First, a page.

Super Sunday - Mayday Risk 04 May 2012

Posted: 04/05/2012

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French and Greek Elections this Sunday have given the markets lots to fret about. Being at the heart of Europe and one half of the partnership that has driven the European project for over 60 years, attention is likely to focus on France.

Suggestions that France should tear up the Fiscal Compact have made the markets nervous about Hollande, who is favourite to win. A Sarkozy victory would be a market-friendly surprise, but Hollande is unlikely to be the disaster that the markets feared a few months ago. Either way, we feel that policy, with regard to Europe, is unlikely to be significantly different. Parti Socialiste (PS) is fundamentally a pro-European party. Although Hollande will push for more flexibility on the fiscal compact, neither Merkel or Hollande will wish to endanger the Franco-German relationship which enables them to set the agenda for Europe. As for domestic policy, we're unlikely to get the supply-side reforms that France needs under Hollande, but Sarkozy was not making much progress here either.

The Greek election has the potential to be more disruptive. The most likely scenario is a coalition government between the two main parties: the New Democrats, the centre-right party which ran up big understated deficits in the mid to late 2000s, and PASOK, the Socialist party that also managed the accounts so as to be able to join the Euro. These two parties are broadly pro-European and are likely, albeit half-heartedly, to comply with the EU/IMF bail-out programme. However, PASOK looks set to disintegrate and it is not clear the New Democrats (ND) will be able to govern for long, even with the support of what remains of PASOK. ND will need to hold together a coalition or try to improve their position in yet more elections whilst looking to find nearly E12bn in additional budget cuts. This seems like a big ask and suggests even a ND/PASOK win in this weekend's election will not resolve uncertainty about whether Greece will manage to comply with the austerity programme.

The “Independent Greeks”, a new far right party and SYRIZA, “radical left coalition”, on the far left, wish to tear-up the Troika's (EU/IMF/ECB) programme. They are both calling for German World War Two reparations, which they essentially want collateralised in order to obtain new funding. Then there are another 28 smaller parties, the vast majority of which oppose the austerity programme. Disturbingly, a neo-Nazi party called “Golden Dawn” is polling 5%. They wish to expel all immigrants. The threshold for entry into parliament is 3%. If the French first round elections are anything to go by, polls tend to underestimate the votes recorded by the extreme right, so some form of representation is certainly possible. This is not the sort of party that you wish to hold the balance of power, but being so extreme, most other parties are fortunately unlikely to want to work with them.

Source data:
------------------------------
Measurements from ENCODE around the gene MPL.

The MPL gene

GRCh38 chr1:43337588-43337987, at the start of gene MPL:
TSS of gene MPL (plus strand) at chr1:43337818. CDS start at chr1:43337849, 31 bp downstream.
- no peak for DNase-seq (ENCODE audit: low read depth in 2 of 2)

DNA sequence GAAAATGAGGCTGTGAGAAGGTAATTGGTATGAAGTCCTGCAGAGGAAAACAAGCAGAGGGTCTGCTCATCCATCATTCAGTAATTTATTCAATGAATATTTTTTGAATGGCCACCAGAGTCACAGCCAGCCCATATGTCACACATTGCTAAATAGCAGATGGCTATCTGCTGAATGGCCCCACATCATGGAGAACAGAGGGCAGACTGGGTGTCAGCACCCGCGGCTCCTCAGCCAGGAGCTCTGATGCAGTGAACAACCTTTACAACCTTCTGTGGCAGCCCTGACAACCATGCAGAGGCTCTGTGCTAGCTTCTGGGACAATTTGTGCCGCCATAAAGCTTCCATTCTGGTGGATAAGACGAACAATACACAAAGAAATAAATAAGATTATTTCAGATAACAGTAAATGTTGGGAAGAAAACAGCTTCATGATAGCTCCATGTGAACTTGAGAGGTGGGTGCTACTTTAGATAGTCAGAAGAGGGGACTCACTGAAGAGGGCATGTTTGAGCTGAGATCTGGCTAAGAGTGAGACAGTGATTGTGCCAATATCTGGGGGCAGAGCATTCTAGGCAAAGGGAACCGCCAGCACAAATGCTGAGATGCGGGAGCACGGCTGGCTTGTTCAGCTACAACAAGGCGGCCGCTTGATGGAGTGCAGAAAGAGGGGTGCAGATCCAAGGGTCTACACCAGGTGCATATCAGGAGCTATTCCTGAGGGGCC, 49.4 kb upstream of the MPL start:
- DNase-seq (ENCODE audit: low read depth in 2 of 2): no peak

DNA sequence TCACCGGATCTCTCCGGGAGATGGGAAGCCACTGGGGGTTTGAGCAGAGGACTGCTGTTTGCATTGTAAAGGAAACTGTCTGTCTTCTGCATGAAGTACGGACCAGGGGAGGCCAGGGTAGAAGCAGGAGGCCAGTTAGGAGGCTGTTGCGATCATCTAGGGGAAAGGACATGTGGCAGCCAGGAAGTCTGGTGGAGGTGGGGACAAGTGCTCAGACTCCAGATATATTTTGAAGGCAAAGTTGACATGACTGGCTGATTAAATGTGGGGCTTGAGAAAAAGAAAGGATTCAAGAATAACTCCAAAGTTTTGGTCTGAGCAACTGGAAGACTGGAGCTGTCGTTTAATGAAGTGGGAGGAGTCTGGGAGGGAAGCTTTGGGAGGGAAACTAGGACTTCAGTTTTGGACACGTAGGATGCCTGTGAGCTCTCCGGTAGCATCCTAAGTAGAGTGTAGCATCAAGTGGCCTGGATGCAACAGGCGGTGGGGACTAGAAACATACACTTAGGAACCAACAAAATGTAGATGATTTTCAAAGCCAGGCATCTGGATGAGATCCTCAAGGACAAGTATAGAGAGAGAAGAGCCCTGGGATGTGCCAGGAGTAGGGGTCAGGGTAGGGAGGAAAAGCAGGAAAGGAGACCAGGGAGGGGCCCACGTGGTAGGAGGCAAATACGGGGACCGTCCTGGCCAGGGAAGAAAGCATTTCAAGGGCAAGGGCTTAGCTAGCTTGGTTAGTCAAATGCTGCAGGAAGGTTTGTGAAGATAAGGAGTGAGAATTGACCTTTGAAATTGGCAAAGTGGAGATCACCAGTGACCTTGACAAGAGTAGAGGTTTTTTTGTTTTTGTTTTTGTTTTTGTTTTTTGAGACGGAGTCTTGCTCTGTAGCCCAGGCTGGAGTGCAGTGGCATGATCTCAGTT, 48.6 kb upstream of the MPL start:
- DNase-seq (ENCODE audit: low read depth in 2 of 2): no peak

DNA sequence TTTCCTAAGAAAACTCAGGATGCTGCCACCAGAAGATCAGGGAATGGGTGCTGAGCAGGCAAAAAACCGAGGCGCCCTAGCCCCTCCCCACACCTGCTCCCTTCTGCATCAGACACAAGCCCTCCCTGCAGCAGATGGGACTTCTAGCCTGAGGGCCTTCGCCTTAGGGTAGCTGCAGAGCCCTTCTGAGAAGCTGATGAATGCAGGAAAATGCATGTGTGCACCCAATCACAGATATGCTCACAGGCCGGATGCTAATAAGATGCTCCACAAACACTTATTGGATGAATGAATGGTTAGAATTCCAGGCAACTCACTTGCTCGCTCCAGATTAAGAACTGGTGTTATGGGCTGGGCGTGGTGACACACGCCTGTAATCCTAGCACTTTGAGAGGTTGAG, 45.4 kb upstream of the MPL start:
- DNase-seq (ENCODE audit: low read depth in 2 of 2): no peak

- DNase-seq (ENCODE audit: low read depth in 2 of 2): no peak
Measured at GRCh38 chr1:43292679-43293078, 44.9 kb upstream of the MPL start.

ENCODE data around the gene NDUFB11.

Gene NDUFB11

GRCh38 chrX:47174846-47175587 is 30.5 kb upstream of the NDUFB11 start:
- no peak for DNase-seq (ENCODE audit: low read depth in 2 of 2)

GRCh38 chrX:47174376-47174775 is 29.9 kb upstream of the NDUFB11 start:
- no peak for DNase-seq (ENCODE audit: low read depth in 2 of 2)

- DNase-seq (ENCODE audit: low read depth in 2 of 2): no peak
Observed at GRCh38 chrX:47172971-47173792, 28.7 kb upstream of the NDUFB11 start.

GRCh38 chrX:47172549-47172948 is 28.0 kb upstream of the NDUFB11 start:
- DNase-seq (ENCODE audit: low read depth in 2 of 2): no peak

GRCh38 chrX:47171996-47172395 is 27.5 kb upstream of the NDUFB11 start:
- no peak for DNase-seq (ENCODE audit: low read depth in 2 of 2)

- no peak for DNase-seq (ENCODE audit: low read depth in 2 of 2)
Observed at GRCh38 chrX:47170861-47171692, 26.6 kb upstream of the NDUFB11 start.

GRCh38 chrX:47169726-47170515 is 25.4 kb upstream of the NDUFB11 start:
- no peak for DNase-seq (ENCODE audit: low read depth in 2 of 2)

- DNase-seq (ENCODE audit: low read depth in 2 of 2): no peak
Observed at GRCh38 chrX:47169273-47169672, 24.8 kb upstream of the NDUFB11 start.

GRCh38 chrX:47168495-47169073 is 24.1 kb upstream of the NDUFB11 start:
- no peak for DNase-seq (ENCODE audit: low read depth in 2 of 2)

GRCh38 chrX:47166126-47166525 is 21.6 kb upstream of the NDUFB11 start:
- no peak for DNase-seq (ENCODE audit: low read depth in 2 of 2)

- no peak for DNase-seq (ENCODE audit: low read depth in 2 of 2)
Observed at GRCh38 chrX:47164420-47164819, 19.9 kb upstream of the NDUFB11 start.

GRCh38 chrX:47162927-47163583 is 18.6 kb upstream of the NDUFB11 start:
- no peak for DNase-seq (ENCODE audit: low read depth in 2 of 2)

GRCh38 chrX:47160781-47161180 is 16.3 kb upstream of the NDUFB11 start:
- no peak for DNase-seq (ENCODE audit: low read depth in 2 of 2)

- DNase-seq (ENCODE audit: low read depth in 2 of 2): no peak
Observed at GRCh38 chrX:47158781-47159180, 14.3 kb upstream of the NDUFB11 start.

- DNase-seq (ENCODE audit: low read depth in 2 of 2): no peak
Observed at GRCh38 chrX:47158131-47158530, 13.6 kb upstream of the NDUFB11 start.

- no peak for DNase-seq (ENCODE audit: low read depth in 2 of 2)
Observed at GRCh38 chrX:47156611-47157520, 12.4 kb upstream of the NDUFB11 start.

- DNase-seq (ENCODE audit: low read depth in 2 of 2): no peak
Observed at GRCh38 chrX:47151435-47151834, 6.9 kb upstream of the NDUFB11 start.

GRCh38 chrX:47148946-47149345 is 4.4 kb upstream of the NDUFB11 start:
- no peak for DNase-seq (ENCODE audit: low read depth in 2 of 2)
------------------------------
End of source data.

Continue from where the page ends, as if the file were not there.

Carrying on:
In our view, it is most likely that Greece will continue to find it very difficult to achieve the targets outlined in the austerity programme. If Greece does fall significantly behind target it would risk jeopardising it altogether, which in turn would pose a considerable dilemma for the Troika in terms of whether to provide further support. Not funding would increase speculation about an imminent Greek exit (without any other financing a new currency might be issued to pay for fiscal outlays). This in turn could lead to a further run on the Greek banking system. A Greek exit would raise speculation about Portugal and Ireland, and even large economies like Spain. Since such speculation has the potential to be self-fulfilling, the Troika may blink before Greece does and soften its stance.

The good news for investors is that these risks are reflected in valuations. A Bloomberg Poll of Global Investors In January showed 59% of investors thought that one or more countries would leave the Euro by 2016. This explains why European equities on criteria such as price to book and price to cyclically-adjusted earnings look cheap versus both history and other markets.

Regardless of the election results this weekend, the economic and policital backdrop will remain difficult for some time. This suggests there is a challenging journey ahead for investors, but also one of opportunities when markets take excessive fright.

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